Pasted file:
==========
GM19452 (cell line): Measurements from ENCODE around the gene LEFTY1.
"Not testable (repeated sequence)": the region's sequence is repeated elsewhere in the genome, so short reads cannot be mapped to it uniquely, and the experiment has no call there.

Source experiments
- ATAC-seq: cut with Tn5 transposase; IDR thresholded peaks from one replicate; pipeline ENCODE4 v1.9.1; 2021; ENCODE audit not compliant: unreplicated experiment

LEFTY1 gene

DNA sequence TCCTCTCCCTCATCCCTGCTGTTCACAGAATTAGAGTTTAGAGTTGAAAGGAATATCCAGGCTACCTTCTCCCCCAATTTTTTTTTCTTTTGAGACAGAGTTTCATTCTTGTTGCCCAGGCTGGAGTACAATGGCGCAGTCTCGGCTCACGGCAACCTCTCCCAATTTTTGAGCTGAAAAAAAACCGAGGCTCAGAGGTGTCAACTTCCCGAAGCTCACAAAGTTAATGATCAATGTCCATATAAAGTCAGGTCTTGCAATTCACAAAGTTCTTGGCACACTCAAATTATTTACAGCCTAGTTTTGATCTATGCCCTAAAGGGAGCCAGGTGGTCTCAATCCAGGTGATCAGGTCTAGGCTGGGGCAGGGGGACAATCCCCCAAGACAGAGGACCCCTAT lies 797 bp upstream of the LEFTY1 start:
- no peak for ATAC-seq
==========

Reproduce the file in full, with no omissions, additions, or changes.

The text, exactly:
GM19452 (cell line): Measurements from ENCODE around the gene LEFTY1.
"Not testable (repeated sequence)": the region's sequence is repeated elsewhere in the genome, so short reads cannot be mapped to it uniquely, and the experiment has no call there.

Source experiments
- ATAC-seq: cut with Tn5 transposase; IDR thresholded peaks from one replicate; pipeline ENCODE4 v1.9.1; 2021; ENCODE audit not compliant: unreplicated experiment

LEFTY1 gene

DNA sequence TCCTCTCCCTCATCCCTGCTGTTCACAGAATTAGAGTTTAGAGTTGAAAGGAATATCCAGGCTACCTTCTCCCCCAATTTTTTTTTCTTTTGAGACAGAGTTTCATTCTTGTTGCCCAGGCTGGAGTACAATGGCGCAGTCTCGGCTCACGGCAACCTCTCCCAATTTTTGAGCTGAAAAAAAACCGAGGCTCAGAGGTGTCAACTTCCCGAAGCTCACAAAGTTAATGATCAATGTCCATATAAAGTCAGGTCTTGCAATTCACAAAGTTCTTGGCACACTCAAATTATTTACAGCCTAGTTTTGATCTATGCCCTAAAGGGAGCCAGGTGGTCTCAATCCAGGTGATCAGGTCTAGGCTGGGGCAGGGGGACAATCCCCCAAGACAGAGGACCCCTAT lies 797 bp upstream of the LEFTY1 start:
- no peak for ATAC-seq